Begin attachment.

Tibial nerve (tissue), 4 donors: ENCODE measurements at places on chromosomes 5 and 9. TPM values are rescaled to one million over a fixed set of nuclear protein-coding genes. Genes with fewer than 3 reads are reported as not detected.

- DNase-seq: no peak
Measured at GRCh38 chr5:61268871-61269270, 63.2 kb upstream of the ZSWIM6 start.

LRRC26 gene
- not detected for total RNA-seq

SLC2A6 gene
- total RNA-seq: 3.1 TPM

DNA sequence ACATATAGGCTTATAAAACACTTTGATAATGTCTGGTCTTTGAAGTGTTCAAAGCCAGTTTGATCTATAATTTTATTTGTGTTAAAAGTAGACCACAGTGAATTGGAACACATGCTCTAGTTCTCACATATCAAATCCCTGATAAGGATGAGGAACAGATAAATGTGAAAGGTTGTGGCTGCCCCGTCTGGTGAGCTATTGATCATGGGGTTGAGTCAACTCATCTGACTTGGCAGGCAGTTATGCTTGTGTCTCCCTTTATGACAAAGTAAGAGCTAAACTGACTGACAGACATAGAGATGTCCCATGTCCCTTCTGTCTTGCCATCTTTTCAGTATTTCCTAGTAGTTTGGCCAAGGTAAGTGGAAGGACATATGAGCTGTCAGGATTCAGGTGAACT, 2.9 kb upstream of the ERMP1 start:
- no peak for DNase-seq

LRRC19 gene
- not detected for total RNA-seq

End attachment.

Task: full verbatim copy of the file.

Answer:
Tibial nerve (tissue), 4 donors: ENCODE measurements at places on chromosomes 5 and 9. TPM values are rescaled to one million over a fixed set of nuclear protein-coding genes. Genes with fewer than 3 reads are reported as not detected.

- DNase-seq: no peak
Measured at GRCh38 chr5:61268871-61269270, 63.2 kb upstream of the ZSWIM6 start.

LRRC26 gene
- not detected for total RNA-seq

SLC2A6 gene
- total RNA-seq: 3.1 TPM

DNA sequence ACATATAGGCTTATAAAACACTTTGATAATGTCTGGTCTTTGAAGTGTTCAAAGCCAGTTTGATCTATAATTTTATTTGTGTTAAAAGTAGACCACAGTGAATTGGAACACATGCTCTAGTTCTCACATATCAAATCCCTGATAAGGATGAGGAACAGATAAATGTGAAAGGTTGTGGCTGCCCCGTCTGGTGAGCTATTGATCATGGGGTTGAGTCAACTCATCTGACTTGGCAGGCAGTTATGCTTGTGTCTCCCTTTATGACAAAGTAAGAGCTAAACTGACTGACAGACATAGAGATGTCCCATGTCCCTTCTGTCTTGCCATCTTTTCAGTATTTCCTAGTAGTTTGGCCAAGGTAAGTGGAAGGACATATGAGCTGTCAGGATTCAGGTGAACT, 2.9 kb upstream of the ERMP1 start:
- no peak for DNase-seq

LRRC19 gene
- not detected for total RNA-seq